What can you do?

Inform yourself:   e.ganalysis of administration’s (ab)use  of RCM

Come to events:

June 7, 3:30 PM in Emerson Hall Room 215: Save UF will address the Board of Trustees in a public comment

June 8, 10:30 AM in Emerson Hall Room 215: Board of Trustees will pass their final decision.

Submit  news items to this website via saveuf@googlegroups.com

Petition to Save UF Jobs,   Follow us on Facebook

Write a Letter to the Editor:
Gainesville Sun Opinions Editor: Ron Conningham, cunninr@gvillesun.com
Alligator Opinions Editor: John Hayes, jhayes@alligator.org

Write/Call President Machen’s Office (352) 392-1311

Questions for Administration: Open Letter from UFF

Dear Colleague,

In a message to you a couple of weeks ago I listed a number of questions to which I suggested members of the university community – faculty, staff, students – deserved an answer.  The chief ones, of course, were why the administration is not drawing on the university’s reserves to cover the temporary budget short-fall — as the legislature expects and as other SUS institutions are doing, — and why it is alone among these institutions to continue large-scale hiring while cutting existing programs.

Since I wrote, UFF-UF has been studying the university’s audited financial statement and other reports by the administration.  As a result, a number of additional questions have arisen.

First, while UF’s financial statement, certified by the state auditor general, gives the amount of unrestricted funds held by the university at the end of the fiscal year 2011 as $110 million, according to the Gainesville Sun ”UF officials reported to the Board of Governors that it had $67.3 million remaining in reserves as of December.” Apparently, $42.7 million has been spent in the six months preceding the legislative session.  The administration should tell us what it deemed worthy to have nearly 40% of UF’s reserves spent on it at a time when budget problems were widely anticipated.

Second, while the administration is correct that $40.8 of the remaining funds must be held back to maintain a reserve equaling 5% of its education and general revenue operating budget, as required by law, we must ask abou the remaining $26.5 million. All we have heard is that it is “pledged for research lab upgrades, equipment purchases and other commitments”.  Again, we should be told what these commitments are and why they are so important that the reserves should go to them, rather than to cover the short-fall without resorting to the draconian cuts some programs are threatened with.

Third, under the new RCM accounting system, funds generated by tuition go in part to the President’s “strategic fund.” How much is in that fund and why can it not be used to cushion the temporary short-fall?

Fourth, the most recent RCM data from the administration shows that large amounts are held in the colleges under the headings “carry forward” and “strategic funding”. These amounts ($10.6m in CLAS, for example, $3.5m in Engineering… for a total of some $42 million across the colleges) comfortably exceed the cuts being threatened. What are these funds for and why can they not be drawn on?

Last, but perhaps most important because of the amount involved, we should be given information about the category of “restricted expendable” funds listed in the university’s financial statement.  The label suggests that these are not wholly unrestricted, as is the $110 million,  but also not wholly restricted. The amount for UF alone, excluding Shands and other “component units,”  is a whopping $540 million and is found under the informative label “other”. If even a small part of it is available to cover the short-fall, we should be told why it is not being so used.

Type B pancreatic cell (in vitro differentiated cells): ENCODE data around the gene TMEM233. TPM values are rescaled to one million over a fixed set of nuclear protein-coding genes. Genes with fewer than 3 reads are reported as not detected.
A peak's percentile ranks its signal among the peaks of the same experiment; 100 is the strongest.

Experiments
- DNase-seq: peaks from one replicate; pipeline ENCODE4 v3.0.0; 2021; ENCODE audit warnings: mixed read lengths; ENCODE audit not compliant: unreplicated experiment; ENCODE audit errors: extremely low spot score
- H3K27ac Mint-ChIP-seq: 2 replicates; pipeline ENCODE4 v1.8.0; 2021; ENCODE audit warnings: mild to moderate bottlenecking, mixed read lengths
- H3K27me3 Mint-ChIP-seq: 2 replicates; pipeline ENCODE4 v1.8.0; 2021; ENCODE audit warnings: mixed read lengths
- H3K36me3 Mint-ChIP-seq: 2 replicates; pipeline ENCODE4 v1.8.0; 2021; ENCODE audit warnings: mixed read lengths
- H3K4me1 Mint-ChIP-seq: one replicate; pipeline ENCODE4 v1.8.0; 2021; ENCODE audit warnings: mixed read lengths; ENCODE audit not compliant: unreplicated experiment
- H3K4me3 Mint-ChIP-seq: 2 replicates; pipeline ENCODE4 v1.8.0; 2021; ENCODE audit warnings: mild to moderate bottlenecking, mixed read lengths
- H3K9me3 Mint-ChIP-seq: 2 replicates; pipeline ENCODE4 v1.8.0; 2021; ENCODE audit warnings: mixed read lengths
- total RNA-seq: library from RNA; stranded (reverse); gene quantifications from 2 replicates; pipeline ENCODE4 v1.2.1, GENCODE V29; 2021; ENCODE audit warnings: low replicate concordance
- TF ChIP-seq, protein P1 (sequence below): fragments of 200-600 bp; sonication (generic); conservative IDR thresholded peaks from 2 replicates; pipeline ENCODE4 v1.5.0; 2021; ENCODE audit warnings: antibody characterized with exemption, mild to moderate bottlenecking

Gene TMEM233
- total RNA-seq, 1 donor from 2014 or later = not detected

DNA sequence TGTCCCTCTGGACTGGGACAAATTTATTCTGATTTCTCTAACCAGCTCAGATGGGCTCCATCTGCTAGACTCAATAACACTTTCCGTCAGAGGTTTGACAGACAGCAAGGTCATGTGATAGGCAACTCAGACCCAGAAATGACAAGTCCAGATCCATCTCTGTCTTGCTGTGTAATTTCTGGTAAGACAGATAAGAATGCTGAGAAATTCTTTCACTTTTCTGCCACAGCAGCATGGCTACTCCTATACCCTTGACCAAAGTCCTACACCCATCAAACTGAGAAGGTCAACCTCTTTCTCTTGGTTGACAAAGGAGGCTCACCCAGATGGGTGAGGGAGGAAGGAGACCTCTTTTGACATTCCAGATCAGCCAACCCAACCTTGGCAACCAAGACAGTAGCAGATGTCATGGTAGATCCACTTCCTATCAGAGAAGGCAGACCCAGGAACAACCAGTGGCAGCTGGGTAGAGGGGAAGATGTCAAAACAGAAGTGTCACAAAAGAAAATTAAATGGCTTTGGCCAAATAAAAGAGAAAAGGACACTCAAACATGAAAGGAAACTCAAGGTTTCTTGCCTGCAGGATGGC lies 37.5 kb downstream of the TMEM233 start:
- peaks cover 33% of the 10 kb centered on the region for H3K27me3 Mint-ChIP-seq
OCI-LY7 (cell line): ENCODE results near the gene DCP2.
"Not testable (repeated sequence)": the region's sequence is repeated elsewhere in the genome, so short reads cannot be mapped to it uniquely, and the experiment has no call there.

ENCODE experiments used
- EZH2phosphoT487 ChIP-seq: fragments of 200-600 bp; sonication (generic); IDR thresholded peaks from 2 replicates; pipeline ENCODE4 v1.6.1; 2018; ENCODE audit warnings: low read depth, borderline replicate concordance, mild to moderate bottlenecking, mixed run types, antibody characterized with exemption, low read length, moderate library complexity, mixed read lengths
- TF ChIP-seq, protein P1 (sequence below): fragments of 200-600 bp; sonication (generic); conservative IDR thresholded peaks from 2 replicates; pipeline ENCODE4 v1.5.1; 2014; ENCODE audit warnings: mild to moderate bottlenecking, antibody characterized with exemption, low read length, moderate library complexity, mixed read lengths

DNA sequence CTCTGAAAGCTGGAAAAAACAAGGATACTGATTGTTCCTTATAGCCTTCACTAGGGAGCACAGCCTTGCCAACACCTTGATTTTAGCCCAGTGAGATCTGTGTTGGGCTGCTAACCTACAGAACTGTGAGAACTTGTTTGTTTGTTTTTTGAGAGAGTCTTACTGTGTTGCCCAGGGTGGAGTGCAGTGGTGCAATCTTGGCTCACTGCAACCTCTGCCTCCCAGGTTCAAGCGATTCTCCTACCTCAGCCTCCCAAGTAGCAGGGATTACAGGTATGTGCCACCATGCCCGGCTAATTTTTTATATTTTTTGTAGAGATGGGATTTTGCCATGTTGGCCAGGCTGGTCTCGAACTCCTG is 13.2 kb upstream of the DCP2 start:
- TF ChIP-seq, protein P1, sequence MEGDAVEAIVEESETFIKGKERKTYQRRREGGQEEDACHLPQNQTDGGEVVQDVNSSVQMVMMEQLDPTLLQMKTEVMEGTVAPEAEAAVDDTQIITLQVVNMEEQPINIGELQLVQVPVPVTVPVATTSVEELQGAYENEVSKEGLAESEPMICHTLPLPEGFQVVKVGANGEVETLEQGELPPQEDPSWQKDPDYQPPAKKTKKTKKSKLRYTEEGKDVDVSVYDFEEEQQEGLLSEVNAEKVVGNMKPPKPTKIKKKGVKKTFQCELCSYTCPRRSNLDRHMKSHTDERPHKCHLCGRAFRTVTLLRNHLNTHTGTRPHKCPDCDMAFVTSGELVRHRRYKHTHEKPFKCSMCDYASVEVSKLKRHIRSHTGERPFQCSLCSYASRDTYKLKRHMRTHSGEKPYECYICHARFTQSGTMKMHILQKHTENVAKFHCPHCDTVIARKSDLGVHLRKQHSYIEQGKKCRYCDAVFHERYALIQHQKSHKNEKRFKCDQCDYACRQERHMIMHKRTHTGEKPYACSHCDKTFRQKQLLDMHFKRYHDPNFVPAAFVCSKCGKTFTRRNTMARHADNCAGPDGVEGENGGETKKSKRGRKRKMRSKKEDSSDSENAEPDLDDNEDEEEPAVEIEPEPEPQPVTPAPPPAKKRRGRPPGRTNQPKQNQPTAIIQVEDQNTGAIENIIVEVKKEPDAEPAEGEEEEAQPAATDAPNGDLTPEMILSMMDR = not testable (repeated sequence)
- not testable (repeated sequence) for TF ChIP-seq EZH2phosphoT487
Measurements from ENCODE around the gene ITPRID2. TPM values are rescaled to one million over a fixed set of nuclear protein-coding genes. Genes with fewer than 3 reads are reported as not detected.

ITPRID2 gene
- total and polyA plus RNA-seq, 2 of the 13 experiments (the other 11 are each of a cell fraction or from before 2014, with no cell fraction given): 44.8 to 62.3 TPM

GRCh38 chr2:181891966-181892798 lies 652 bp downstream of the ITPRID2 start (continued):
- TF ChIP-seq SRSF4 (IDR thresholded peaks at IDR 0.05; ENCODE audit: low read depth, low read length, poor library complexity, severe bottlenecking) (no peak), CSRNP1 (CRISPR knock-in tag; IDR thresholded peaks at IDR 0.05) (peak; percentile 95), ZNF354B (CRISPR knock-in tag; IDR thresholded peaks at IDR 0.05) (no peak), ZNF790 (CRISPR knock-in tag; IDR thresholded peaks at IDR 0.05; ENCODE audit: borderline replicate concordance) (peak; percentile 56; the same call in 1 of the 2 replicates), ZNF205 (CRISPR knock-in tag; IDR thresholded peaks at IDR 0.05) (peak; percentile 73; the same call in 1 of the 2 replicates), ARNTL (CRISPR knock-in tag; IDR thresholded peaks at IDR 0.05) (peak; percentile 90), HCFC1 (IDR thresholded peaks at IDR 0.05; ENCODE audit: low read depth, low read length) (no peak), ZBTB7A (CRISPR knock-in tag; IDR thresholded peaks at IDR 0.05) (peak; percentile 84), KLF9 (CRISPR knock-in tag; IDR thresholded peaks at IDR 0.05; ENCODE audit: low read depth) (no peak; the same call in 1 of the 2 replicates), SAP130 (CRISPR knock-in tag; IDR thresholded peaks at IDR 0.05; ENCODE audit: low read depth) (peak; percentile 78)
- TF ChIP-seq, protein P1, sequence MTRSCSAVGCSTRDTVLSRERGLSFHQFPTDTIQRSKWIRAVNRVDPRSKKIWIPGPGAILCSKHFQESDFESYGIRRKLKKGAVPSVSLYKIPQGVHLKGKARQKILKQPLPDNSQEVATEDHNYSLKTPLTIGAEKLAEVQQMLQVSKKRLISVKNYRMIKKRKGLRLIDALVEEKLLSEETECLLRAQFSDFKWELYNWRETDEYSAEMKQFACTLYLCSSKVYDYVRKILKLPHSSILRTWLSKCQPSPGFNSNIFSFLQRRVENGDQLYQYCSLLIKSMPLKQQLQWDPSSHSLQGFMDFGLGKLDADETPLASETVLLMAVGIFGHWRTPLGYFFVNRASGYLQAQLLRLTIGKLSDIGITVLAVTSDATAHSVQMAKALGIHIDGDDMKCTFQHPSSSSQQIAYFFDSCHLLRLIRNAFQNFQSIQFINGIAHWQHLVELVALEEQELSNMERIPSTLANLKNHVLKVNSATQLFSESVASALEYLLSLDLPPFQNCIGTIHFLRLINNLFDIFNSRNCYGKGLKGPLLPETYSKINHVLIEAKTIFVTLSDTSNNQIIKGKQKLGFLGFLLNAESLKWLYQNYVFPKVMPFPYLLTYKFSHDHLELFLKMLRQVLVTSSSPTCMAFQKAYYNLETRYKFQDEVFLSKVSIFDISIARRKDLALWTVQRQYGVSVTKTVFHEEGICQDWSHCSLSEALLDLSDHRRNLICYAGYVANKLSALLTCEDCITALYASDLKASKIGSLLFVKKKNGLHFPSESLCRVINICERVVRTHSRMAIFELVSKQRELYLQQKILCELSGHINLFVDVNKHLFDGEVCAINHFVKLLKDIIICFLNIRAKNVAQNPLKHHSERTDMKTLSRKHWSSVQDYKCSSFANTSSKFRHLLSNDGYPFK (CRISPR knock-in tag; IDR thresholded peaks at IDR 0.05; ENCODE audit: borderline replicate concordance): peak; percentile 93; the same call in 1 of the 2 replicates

As before, the administration’s claim that the cuts it is planning to impose are unavoidable rings hollow in the face of its refusal to provide candid answers to questions such as these.  We call on it to do so, if it wants its much-vaunted “shared governance” to retain a shred of credibility.

Sincerely,

John Biro
United Faculty of Florida President

Money Talks: UF pays higher admin well above median salaries for their positions

 

A recent article in the Gainesville Sun noted that Provost Glover (who received a $50,000 raise in 2010, bringing his total salary up to $350,000) was among many colleagues in higher administration to bring in a shockingly high paycheck in 2010.

Matt Fajack, UF’s chief financial officer, received a $51,000 raise, raising his salary to $255,000.

Win Phillips, who was promoted from vice president for research to senior vice president and chief operating officer earned a $20,000, bringing his salary to $375,000 in fall of 2011.

Finally, David Guzick, senior vice president of health affairs, received $28,000 boost in 2010, raising his salary to $728,000.

According to the article*,

Fajack said administrative salaries at UF are a reflection of the university’s complexity and a need to be competitive in keeping talented people.

“We’re a $4.3 billion operation, and that’s a very complex operation,” he said. “It demands some of the best people, and you have to pay for it.”

We who are proponents of spending the reserves do not doubt that running the University of Florida is a complex operation.  Luckily, the article also took the time to outline how various higher administration employees’ salaries compare to the national averages of other complex universities.

Bernie Machen, UF President

2011: $432,808
Median doctoral: $392,150
Difference: $40,658

Joseph Glover, provost and senior vice president for academic affairs

2011: $350,000
Median doctoral: $281,162
Difference: $68,838

David Guzick, senior vice president for health affairs

2011: $728,000
Median doctoral: $541,419
Difference: $185,581

The University of Florida claims that it is in a financial crisis, which is why budget cuts have been proposed that would close two libraries and lay off staff and delay services like financial aid disbursement and building repairs.